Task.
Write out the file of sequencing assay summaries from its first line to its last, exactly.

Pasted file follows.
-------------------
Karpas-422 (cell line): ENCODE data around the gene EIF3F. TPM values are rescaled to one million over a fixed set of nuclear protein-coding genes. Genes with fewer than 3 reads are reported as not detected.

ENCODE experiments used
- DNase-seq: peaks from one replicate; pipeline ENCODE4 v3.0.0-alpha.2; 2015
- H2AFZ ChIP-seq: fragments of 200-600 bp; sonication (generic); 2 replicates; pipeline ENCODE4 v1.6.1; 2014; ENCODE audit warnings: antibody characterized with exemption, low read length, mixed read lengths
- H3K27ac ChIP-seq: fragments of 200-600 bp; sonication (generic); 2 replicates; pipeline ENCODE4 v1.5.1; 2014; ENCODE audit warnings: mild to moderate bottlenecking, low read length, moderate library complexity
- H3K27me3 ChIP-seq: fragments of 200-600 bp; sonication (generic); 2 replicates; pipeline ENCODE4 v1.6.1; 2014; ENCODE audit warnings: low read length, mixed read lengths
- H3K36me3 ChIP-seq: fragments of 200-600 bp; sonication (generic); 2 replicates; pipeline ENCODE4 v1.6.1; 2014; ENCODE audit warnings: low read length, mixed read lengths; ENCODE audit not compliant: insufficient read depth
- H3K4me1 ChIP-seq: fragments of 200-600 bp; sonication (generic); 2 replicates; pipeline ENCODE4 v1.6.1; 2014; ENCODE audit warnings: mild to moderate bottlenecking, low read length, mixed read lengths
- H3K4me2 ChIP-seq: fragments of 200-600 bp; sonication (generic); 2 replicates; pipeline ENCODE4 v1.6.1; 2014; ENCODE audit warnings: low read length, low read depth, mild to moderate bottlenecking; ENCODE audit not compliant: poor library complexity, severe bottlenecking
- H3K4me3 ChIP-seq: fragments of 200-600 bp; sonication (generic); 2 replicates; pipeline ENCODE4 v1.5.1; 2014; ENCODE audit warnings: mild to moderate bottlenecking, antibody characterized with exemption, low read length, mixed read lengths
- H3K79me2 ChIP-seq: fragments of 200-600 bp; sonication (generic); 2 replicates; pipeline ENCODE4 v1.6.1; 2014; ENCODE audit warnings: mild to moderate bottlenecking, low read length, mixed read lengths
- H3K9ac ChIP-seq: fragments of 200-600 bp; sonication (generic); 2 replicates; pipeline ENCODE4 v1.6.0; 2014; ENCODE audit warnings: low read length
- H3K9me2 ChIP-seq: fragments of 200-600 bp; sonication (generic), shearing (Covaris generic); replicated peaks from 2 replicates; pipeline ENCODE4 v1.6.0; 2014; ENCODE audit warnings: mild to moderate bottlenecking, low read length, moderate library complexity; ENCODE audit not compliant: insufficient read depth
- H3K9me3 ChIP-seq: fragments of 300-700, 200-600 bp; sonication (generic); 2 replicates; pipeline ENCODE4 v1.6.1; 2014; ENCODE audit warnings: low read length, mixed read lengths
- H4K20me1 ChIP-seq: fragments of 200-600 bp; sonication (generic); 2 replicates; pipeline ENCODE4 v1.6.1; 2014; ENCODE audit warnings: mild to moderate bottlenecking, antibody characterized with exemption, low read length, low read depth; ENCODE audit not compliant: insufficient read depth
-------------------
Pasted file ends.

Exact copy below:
Karpas-422 (cell line): ENCODE data around the gene EIF3F. TPM values are rescaled to one million over a fixed set of nuclear protein-coding genes. Genes with fewer than 3 reads are reported as not detected.

ENCODE experiments used
- DNase-seq: peaks from one replicate; pipeline ENCODE4 v3.0.0-alpha.2; 2015
- H2AFZ ChIP-seq: fragments of 200-600 bp; sonication (generic); 2 replicates; pipeline ENCODE4 v1.6.1; 2014; ENCODE audit warnings: antibody characterized with exemption, low read length, mixed read lengths
- H3K27ac ChIP-seq: fragments of 200-600 bp; sonication (generic); 2 replicates; pipeline ENCODE4 v1.5.1; 2014; ENCODE audit warnings: mild to moderate bottlenecking, low read length, moderate library complexity
- H3K27me3 ChIP-seq: fragments of 200-600 bp; sonication (generic); 2 replicates; pipeline ENCODE4 v1.6.1; 2014; ENCODE audit warnings: low read length, mixed read lengths
- H3K36me3 ChIP-seq: fragments of 200-600 bp; sonication (generic); 2 replicates; pipeline ENCODE4 v1.6.1; 2014; ENCODE audit warnings: low read length, mixed read lengths; ENCODE audit not compliant: insufficient read depth
- H3K4me1 ChIP-seq: fragments of 200-600 bp; sonication (generic); 2 replicates; pipeline ENCODE4 v1.6.1; 2014; ENCODE audit warnings: mild to moderate bottlenecking, low read length, mixed read lengths
- H3K4me2 ChIP-seq: fragments of 200-600 bp; sonication (generic); 2 replicates; pipeline ENCODE4 v1.6.1; 2014; ENCODE audit warnings: low read length, low read depth, mild to moderate bottlenecking; ENCODE audit not compliant: poor library complexity, severe bottlenecking
- H3K4me3 ChIP-seq: fragments of 200-600 bp; sonication (generic); 2 replicates; pipeline ENCODE4 v1.5.1; 2014; ENCODE audit warnings: mild to moderate bottlenecking, antibody characterized with exemption, low read length, mixed read lengths
- H3K79me2 ChIP-seq: fragments of 200-600 bp; sonication (generic); 2 replicates; pipeline ENCODE4 v1.6.1; 2014; ENCODE audit warnings: mild to moderate bottlenecking, low read length, mixed read lengths
- H3K9ac ChIP-seq: fragments of 200-600 bp; sonication (generic); 2 replicates; pipeline ENCODE4 v1.6.0; 2014; ENCODE audit warnings: low read length
- H3K9me2 ChIP-seq: fragments of 200-600 bp; sonication (generic), shearing (Covaris generic); replicated peaks from 2 replicates; pipeline ENCODE4 v1.6.0; 2014; ENCODE audit warnings: mild to moderate bottlenecking, low read length, moderate library complexity; ENCODE audit not compliant: insufficient read depth
- H3K9me3 ChIP-seq: fragments of 300-700, 200-600 bp; sonication (generic); 2 replicates; pipeline ENCODE4 v1.6.1; 2014; ENCODE audit warnings: low read length, mixed read lengths
- H4K20me1 ChIP-seq: fragments of 200-600 bp; sonication (generic); 2 replicates; pipeline ENCODE4 v1.6.1; 2014; ENCODE audit warnings: mild to moderate bottlenecking, antibody characterized with exemption, low read length, low read depth; ENCODE audit not compliant: insufficient read depth